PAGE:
So why don’t we see the proliferation of home automation across a wider range of consumers? The technology is greatly improved, installation is easier, and there are interoperable standards. Unfortunately it seems that for most people, conveniences like never arriving home to a dark house and fancy lighting schemes don’t appear to be killer applications.
Perhaps most importantly, I believe these applications are perceived as just that—conveniences. Will smart energy and the push for energy conservation and cost savings be the spark to truly take home automation to the mass market?
The Role Of Smart Energy
The case for a smart energy catalyst for the automation market is currently in vogue. Consumers are expected to want to save energy and be smarter about their energy usage. In short, rather than being a convenience, has home automation morphed into a driver for environmental and cost savings?
Load shedding, the process by which a utility will turn off energy-hungry appliances in your home for brief periods of time during peak usage, seems compelling (at least for the utilities). Many utilities have already installed in homes thermostats that support the load shedding of air conditioners during peak usage times.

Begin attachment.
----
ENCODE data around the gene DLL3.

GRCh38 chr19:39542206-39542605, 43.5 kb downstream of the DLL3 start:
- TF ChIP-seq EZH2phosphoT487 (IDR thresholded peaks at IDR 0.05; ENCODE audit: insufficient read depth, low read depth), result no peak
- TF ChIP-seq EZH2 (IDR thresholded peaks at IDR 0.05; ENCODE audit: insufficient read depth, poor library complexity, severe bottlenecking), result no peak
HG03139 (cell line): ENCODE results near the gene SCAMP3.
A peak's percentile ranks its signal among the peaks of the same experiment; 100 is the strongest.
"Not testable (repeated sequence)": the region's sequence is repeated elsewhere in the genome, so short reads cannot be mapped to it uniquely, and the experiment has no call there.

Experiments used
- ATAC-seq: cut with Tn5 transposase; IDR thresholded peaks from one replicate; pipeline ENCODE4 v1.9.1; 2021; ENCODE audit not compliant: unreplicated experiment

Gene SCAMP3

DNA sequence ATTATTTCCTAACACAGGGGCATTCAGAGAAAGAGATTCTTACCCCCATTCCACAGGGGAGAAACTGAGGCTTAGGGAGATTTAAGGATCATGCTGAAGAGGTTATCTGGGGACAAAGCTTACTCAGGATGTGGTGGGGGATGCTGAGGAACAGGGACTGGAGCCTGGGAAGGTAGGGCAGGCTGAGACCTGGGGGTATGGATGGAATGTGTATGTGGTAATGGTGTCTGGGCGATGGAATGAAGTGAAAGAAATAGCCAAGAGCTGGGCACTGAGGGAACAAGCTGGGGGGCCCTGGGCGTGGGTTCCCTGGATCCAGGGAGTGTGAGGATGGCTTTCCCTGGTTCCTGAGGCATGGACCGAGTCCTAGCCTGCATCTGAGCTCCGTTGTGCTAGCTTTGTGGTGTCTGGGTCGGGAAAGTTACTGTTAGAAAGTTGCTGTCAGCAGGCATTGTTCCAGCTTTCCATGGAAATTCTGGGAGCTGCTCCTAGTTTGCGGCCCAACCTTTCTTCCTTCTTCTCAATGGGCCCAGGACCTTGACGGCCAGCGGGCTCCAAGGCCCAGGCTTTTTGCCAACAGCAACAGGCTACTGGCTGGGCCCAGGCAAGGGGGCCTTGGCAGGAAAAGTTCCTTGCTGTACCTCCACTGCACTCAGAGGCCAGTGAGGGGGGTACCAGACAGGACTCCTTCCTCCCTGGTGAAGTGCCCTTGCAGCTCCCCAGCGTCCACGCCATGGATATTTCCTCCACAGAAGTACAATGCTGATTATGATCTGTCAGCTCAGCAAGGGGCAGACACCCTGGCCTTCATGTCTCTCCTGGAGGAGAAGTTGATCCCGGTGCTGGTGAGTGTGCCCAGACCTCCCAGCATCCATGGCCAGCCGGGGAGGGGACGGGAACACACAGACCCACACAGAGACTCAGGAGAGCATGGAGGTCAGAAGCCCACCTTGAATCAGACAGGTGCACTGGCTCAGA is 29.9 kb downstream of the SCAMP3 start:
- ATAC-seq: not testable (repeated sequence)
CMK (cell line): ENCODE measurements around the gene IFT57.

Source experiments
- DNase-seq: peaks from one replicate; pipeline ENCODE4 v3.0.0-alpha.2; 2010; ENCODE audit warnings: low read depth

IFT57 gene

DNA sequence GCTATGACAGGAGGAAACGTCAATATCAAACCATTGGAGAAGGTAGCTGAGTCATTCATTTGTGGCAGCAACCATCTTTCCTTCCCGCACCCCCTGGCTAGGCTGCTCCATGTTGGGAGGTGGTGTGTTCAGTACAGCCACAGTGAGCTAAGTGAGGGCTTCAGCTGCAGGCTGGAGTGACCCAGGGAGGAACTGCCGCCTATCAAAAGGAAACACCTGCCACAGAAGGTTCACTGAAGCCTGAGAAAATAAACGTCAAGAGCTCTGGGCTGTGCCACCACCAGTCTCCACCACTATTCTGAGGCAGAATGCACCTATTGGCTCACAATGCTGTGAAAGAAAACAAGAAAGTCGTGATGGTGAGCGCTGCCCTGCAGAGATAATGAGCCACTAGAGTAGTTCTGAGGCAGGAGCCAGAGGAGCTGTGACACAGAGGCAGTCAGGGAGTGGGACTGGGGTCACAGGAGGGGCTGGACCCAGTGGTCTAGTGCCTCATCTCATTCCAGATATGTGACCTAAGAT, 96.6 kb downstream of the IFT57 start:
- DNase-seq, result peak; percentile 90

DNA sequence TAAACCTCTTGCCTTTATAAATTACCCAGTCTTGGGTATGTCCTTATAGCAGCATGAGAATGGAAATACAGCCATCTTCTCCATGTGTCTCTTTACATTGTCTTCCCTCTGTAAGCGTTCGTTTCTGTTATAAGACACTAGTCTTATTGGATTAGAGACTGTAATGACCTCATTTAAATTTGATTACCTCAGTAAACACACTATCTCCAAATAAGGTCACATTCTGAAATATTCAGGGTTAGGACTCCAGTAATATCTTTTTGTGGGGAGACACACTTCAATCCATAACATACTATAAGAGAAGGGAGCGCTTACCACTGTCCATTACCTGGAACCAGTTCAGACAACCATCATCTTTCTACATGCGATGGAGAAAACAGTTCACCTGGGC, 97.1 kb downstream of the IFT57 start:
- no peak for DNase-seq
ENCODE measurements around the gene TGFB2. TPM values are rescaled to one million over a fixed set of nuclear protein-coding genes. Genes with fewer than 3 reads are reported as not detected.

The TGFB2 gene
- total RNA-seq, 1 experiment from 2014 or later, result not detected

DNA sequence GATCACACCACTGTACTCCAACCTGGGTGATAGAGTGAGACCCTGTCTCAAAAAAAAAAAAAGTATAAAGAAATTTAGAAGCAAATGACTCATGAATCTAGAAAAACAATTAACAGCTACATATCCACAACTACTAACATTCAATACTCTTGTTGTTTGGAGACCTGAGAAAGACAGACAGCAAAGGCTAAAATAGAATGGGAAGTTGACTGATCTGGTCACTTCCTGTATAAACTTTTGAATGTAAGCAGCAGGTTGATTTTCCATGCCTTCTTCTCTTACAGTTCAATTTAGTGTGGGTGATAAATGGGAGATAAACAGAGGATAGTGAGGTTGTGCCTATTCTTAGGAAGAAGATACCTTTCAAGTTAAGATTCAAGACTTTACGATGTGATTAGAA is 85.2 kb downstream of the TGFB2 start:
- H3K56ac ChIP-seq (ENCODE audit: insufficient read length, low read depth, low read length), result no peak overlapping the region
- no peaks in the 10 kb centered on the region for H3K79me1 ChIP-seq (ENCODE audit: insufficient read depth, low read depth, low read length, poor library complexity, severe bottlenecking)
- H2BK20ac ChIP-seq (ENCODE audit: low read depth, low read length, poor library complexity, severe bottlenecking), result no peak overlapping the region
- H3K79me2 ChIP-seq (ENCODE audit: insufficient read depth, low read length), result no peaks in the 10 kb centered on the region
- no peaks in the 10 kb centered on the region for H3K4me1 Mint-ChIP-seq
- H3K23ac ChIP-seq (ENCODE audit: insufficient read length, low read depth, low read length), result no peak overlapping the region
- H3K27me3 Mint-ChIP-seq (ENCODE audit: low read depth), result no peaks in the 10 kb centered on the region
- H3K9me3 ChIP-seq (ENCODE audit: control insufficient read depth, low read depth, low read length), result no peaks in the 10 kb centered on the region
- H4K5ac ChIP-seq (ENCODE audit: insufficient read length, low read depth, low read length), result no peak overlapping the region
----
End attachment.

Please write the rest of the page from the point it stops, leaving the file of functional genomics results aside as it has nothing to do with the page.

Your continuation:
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Other high-energy usage devices such as water heaters, washing machines, and dish washers are anticipated to be included in the energy-saving schemes perhaps via a tariff-based pricing approach (only starting the dishwasher when the price for electricity dropped below a certain cost) or time of day control (not heating water during the evening when no one needs it). While load shedding perhaps isn’t the sexiest home automation application, it does appear to be headed to becoming one of the most common, and the economic incentives for electric utilities will be a driving force.
But while load shedding offers clear benefits for the utility, many consumers will need additional education and incentives before they sign up. When a load shedding thermostat was installed in my home, the utility gave me the thermostat for free in exchange for permission to turn off my air conditioning three times a year for 15 minutes each time.